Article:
Book Review: Helping Others, Helping Ourselves

Helping Others, Helping Ourselves: Power, Giving and Community Identity in Cleveland, Ohio, 1880-1930. By Laura Tuennerman-Kaplan. (Kent: Kent State University Press, 2001. 222 pp. Paper, $29.00, ISBN 0-87338-711-2.)

Until the New Deal era, much social support in the U.S. came through private philanthropy. In considering the means and ends of such private philanthropy, historians have explored “top-down” philanthropy whereby wealthy Americans gave funds and endowed non-profit organizations to shape society in particular ways. When Andrew Carnegie, for example, chose to finance public libraries he was not merely expressing a benign belief in the power of reading. He gave his money to support his idea that the less fortunate should not be provided direct aid, but rather given the indirect means by which they could choose to help themselves. For Carnegie and other wealthy philanthropists, thus, giving was a way to control other groups in the U.S.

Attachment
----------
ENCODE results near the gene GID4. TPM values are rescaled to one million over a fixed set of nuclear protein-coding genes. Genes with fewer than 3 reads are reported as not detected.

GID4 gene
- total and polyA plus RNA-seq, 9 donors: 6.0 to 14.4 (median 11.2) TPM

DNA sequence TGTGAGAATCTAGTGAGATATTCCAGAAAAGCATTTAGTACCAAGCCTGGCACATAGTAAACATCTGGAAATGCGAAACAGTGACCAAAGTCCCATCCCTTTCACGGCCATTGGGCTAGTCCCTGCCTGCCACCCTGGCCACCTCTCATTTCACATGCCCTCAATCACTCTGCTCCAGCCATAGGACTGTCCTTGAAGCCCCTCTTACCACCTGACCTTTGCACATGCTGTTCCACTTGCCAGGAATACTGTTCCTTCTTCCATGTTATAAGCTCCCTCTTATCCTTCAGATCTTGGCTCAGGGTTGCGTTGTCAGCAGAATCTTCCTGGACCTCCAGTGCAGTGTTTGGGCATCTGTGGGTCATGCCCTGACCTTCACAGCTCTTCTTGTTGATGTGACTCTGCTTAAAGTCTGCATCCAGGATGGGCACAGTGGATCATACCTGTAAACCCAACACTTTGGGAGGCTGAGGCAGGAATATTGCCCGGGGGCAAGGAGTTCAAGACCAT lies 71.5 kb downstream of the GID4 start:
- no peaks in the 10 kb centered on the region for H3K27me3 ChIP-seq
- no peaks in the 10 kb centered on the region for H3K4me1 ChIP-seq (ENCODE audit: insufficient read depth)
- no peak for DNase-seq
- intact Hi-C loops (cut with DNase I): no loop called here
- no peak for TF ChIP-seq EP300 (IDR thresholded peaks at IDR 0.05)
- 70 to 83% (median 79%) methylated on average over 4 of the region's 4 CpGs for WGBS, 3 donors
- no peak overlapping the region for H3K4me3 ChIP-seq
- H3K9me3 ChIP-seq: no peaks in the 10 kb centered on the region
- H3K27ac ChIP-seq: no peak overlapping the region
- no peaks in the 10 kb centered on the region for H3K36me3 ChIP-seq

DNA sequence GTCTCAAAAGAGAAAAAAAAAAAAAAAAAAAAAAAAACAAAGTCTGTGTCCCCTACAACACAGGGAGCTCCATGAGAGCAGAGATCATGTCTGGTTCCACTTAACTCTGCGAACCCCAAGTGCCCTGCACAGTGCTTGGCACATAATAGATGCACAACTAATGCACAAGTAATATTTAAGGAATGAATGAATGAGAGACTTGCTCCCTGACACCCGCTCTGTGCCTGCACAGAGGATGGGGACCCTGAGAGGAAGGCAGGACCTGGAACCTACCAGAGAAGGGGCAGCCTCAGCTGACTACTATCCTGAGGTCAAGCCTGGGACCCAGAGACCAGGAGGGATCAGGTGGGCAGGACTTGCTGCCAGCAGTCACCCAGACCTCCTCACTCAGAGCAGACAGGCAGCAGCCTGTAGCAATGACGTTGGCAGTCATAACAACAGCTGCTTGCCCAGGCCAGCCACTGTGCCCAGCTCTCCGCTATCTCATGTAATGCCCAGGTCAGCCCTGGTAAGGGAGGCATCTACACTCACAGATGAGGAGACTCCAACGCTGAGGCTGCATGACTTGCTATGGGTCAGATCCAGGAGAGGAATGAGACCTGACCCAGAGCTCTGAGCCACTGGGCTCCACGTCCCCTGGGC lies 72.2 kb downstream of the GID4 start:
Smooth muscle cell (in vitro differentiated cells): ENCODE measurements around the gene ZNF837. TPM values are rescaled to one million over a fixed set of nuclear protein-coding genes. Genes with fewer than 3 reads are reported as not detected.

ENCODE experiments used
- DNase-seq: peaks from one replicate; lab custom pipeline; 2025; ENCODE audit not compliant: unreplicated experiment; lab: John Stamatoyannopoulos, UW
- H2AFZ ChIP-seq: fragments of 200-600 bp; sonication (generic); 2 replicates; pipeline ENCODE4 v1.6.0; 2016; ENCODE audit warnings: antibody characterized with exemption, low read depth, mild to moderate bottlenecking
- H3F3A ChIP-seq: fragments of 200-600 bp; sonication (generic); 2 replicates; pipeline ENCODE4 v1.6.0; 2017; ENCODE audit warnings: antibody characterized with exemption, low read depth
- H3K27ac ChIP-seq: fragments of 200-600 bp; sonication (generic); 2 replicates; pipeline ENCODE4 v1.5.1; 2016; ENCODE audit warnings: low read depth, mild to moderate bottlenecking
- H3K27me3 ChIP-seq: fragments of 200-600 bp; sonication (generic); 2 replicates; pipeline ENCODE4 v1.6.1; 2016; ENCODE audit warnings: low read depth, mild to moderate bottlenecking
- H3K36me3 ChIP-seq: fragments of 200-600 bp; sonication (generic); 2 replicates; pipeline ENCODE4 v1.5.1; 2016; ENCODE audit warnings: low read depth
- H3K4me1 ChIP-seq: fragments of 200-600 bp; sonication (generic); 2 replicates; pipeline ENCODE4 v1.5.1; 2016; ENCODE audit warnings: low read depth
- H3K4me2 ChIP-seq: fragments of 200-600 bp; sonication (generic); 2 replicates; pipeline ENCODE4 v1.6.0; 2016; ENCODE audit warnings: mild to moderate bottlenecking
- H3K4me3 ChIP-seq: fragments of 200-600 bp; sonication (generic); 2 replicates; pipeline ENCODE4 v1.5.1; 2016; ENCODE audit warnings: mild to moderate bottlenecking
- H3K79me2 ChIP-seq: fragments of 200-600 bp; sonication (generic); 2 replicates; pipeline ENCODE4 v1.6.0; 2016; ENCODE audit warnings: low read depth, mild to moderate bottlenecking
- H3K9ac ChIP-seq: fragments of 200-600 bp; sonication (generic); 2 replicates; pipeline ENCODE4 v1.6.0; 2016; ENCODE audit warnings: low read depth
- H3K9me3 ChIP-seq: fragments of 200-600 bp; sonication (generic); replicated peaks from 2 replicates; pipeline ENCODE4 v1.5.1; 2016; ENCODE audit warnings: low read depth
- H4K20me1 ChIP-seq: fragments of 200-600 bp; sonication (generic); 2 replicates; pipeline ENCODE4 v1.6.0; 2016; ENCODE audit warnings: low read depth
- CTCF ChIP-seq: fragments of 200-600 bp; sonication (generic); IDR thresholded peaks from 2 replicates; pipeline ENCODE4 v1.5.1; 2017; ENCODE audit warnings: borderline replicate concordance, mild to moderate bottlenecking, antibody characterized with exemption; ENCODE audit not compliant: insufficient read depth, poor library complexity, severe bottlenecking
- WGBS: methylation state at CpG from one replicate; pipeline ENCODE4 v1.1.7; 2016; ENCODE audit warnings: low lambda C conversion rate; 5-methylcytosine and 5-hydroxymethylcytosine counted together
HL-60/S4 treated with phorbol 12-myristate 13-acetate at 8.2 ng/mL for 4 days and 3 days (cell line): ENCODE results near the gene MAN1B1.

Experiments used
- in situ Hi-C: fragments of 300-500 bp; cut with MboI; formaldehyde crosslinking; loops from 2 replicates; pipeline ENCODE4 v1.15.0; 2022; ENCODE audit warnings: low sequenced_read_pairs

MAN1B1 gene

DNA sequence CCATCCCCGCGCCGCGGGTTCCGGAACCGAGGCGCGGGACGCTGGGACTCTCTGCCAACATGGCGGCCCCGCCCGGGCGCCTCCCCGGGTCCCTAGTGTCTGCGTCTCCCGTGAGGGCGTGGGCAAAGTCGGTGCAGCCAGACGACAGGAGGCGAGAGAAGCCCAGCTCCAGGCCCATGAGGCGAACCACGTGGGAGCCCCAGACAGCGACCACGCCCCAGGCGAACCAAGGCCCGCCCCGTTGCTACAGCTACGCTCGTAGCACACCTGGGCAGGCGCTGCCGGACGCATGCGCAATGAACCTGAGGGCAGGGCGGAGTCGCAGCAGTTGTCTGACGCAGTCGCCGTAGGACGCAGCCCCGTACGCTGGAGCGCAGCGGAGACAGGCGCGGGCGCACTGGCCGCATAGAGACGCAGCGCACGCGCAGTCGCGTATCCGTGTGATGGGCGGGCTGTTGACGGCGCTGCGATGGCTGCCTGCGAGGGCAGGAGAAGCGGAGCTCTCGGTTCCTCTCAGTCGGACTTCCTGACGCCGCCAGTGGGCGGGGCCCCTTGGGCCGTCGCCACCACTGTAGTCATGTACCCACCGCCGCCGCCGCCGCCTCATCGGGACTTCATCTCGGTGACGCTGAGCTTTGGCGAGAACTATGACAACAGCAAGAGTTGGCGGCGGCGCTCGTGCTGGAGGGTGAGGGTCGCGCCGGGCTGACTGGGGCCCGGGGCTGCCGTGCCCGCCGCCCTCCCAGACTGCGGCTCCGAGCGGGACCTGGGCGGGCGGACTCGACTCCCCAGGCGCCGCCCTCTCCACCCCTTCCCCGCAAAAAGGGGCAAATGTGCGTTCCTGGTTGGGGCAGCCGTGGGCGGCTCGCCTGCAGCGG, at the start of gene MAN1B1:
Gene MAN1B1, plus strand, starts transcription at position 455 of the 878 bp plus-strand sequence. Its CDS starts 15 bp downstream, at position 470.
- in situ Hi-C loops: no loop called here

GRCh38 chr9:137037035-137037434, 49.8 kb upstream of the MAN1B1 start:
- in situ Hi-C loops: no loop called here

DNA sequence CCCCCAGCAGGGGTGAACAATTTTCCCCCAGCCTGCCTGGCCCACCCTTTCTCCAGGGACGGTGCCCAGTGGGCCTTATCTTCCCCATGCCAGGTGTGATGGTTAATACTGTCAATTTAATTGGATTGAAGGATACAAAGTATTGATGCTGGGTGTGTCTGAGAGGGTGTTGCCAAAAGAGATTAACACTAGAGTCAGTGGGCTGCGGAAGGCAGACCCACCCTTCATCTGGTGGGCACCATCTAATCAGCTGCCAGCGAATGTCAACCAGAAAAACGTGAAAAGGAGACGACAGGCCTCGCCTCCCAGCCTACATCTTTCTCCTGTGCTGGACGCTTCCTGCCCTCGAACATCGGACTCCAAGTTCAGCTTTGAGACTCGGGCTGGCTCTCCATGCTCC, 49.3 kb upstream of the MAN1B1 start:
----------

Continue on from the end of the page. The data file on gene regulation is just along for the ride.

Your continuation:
In Helping Others, Helping Ourselves, Laura Tuennerman-Kaplan has written a social analysis of philanthropy that moves beyond this top-down approach by shifting from philanthropy of the wealthy to that of more “ordinary” people in Cleveland and asking how and why they chose to give to others within their community. She admits that such philanthropy too was an exercise in power, but insists that the “giving” of more ordinary people was rooted in their sense of belonging to Cleveland and that patterns of giving reveal “a social relation, one that both reflected and shaped society” (150). Continue reading Book Review: Helping Others, Helping Ourselves